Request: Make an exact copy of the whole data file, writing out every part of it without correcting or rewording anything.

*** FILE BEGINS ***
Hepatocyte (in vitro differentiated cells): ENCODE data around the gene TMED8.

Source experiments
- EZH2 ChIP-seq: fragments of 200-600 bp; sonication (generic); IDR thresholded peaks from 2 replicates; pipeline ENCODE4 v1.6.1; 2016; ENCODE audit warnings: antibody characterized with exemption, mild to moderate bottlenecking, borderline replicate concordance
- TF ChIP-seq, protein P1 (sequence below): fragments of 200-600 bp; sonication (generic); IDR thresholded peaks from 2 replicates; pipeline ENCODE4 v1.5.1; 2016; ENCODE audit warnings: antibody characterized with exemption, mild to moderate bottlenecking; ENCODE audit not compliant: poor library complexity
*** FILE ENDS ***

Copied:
Hepatocyte (in vitro differentiated cells): ENCODE data around the gene TMED8.

Source experiments
- EZH2 ChIP-seq: fragments of 200-600 bp; sonication (generic); IDR thresholded peaks from 2 replicates; pipeline ENCODE4 v1.6.1; 2016; ENCODE audit warnings: antibody characterized with exemption, mild to moderate bottlenecking, borderline replicate concordance
- TF ChIP-seq, protein P1 (sequence below): fragments of 200-600 bp; sonication (generic); IDR thresholded peaks from 2 replicates; pipeline ENCODE4 v1.5.1; 2016; ENCODE audit warnings: antibody characterized with exemption, mild to moderate bottlenecking; ENCODE audit not compliant: poor library complexity